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Stu's Place - Beneath the Planet of the Son of Tube Fest, or Manley Makes Me Mental with the SE/PP 300B

02-19-2021 | By Stu McCreary | Issue 114

This article originally ran in Volume 5, No. 2 of Positive Feedback

Back in the Tube Saddle Again

It's been a while, hasn't it? A couple of loudspeakers and a DAC got in the way, but now I'm back with a big embrace of those thermionic devices that I've grown to love. Since our last soirée in tubeville, I must confess that I have become even more of a tube supporter—that's like an athletic supporter, but with a heat shield to protect the family jewels. I'm right there on the sidelines cheering for the Tube team—watching with glee as the Lawrence Taylor of Tubes (that's SE 300B Triodes) sacks solid state, makes 'em cough up the ball, and runs it into the end zone to do a Bohemian victory dance. Did you see Bob Harley and John Atkinson square off in the Stereophile Cary 300Sei review?…Oh, man I'm loving this! I have a book review and interview with Bob coming in the next issue, and it is most enlightening…with frank talk on SE amps, the life of a technical editor, and who ends up wearing the punch bowl at Stereophile parties.

I've auditioned enough tube amps that I can now make some pretty safe general assumptions about how the amp will sound based upon the circuit design, PP or SE, the type of power tubes used, and the amount of feedback applied. So far, the choice is clear, at least for my loudspeakers and preferences—the answer is single-ended 300B amps with zero feedback. So how can I be so sure? How do I know the inherent differences between PP and SE and zero feedback vs. 1, 2, or 10 dB of feedback? Ahhhh….that brings us to our principal tube tale for this installment.

Manley makes me mental with a little help from Sam

"Hey Stu, you won't believe the amp I've got here...it's a real contender!" It was my tube pal Sam Tellig on the phone, bringing me up to date on his latest find. "It's a parallel single-ended 300B amp that David Manley sent me, and get THIS—you can switch it to push-pull on the fly, and you can dial in zero to ten dB of feedback... and hey, this thing sounds like real music!" It was pay back time. I'd been teasing Sam about the Golden Tube SE-40 and 300B monoblocks over the past few months, and now he was playing the trump card. He knew this would really get the juices flowing—"what's that you say?…18 watts parallel single-ended and 36 watts in push-pull!? No way Sam, that's outstanding!... but how much do they cost?" (Long Pause…drum roll please) "Well Stu, they're only $3500 bucks for the pair—Heh, heh, heh, heh..." (Sam's classic evil laugh). Now Sam and I have been listening to a lot of the same tube gear lately, including the Manley 35 watt monoblocks, I reviewed in a previous Tube Fest installment, and we have often reached the same conclusions. He knew exactly the effect our little chat would have. I hung up the phone with Sam and in a few fiber optic seconds I was on the horn with EveAnna Manley—"We've only got a prototype model available that was done in a brushed gold, with the feedback switch on the top of the chassis, but electrically and sonically its identical to the current production models…." "No problem EveAnna, I'll take it! Send it Pony Express, I'm dying over here." My favorite motor cycle lovin', colorful language equipped audio babe came through for me once again. The SE/PP 300B monoblocks in a one-of-a-kind gold finish arrived at my door in just a few days...and none too soon, with the likes of Sam Tellig stirring my pot!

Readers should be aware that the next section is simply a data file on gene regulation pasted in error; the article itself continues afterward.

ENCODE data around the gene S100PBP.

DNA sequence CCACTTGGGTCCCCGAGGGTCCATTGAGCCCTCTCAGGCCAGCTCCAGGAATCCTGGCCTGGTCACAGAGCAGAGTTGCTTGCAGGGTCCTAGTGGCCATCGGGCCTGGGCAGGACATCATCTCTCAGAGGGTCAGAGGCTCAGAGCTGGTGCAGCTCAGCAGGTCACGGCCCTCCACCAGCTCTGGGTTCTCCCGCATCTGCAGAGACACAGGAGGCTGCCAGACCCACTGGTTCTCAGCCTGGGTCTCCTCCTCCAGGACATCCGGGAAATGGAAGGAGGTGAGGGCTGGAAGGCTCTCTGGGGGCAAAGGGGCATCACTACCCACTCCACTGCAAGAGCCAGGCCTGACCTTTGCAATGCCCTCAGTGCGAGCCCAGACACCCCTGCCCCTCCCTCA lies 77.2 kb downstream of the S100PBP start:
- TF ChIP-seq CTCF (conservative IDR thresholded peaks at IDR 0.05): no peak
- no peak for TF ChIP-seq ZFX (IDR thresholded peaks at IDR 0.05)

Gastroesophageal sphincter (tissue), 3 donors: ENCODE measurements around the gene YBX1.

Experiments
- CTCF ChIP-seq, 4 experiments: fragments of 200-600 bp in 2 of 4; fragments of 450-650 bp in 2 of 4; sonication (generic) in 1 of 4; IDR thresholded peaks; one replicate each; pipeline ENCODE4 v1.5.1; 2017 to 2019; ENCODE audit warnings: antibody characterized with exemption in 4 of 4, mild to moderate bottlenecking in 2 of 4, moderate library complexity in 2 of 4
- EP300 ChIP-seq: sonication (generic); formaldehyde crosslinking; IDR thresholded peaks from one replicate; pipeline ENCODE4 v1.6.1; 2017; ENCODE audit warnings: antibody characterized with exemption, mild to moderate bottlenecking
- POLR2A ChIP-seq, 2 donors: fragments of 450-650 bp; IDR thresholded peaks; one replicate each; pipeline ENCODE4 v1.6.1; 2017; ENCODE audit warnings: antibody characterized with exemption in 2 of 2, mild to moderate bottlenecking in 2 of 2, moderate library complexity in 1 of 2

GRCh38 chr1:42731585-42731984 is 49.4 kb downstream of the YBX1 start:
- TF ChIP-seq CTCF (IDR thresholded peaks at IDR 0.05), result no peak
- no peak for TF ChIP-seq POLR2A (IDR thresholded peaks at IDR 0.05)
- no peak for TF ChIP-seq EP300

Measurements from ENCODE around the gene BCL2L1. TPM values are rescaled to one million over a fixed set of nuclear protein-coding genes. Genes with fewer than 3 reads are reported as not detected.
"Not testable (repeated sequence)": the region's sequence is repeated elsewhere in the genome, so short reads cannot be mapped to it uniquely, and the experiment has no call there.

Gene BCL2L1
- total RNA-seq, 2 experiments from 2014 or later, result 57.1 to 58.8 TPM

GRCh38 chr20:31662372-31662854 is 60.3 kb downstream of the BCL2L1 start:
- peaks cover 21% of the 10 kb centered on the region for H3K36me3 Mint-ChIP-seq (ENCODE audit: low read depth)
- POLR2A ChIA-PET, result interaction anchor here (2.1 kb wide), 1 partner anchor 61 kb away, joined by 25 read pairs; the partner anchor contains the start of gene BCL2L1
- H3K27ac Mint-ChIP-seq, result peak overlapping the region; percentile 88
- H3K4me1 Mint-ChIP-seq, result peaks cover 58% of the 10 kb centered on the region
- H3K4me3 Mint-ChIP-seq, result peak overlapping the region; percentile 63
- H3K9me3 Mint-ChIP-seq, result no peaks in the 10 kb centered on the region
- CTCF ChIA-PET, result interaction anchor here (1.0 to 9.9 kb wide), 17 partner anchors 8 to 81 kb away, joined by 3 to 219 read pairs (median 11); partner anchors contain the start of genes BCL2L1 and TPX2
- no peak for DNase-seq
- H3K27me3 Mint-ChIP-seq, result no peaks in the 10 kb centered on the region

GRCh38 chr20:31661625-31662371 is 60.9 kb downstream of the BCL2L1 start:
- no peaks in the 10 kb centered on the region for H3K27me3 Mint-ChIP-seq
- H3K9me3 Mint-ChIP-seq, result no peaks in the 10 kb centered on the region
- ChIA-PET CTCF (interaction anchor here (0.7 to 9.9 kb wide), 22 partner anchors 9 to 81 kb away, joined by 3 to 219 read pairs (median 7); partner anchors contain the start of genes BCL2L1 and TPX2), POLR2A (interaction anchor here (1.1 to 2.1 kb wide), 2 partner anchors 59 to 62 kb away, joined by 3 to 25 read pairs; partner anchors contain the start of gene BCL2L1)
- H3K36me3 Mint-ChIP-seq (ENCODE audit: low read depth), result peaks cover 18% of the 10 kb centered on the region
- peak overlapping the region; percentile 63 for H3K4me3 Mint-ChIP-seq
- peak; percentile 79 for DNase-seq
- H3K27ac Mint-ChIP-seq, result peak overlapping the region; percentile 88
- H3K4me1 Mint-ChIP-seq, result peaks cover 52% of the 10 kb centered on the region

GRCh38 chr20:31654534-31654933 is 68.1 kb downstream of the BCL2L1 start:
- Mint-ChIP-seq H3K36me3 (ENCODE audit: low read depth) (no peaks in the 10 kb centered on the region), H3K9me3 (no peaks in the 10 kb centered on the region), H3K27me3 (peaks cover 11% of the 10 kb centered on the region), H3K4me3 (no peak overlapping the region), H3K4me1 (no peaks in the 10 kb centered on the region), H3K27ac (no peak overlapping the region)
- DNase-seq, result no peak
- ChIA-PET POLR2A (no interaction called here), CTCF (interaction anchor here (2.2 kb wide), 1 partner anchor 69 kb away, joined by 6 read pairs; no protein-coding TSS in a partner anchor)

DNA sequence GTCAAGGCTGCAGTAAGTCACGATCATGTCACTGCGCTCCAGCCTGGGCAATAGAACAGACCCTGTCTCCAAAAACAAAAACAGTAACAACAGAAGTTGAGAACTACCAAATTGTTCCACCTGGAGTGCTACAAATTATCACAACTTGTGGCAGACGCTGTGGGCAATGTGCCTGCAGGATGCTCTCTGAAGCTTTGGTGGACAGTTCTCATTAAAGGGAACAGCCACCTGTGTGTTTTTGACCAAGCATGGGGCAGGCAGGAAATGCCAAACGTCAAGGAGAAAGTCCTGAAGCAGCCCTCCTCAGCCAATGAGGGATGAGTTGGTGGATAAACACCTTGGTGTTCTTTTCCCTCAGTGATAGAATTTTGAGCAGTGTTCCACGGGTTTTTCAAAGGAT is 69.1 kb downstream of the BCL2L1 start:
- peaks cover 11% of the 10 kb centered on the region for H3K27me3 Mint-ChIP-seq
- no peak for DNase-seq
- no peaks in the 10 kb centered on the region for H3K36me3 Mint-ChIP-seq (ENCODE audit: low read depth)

Technical tid-bits

You've seen the picture of the SE/PP haven't you? Well, flip over to the full page ad in this issue and take a gander. It's one good looking little monoblock. An awful lot of performance has been squeezed into these 10x12x2 chassis that weighs in at modest 22 lbs. each. There's not a lot of wasted real-estate here—no big faceplate, air filled cabinet or great expanses of PCB with those looong traces…no siree, the signal path has been kept admirably short and the board layout is very tidy. Speaking of tidy—this is the only 300B monoblock I've had that will fit properly on a standard 16" deep equipment rack with a weight that works perfectly with the new Townshend CD sink (a product I heartily recommend for price and performance).

The output transformers are also very compact compared to what I've seen in other SE designs, but don't let the size fool you. Other SE amp manufacturers like to put full covers over the transformers that don't allow you to judge their true size. The Manleys are winding their M.A.G.I.C. transformers in house these days, and part of the "magic" may be their ability to get a huge amount of inductance into a compact package. To get a transformer to work effectively in both push-pull and single-ended operation does require some "magic." The SE mode places the greatest demands on the design, requiring an air gap to avoid the dreaded DC saturation and yet retaining enough Henries of inductance to get the job done. David Manley tells me that amongst other things, their custom wound transformers have far more inductance than conventional designs before the air gap is introduced. Another interesting feature of the transformer is that it is claimed to be wound as a true twin coil, with each half of the transformer having identical electrical properties. When in push-pull configuration the DC resistance, stray capacitance, and leakage inductance are said to be perfectly matched for each side—what David calls "precision push-pull."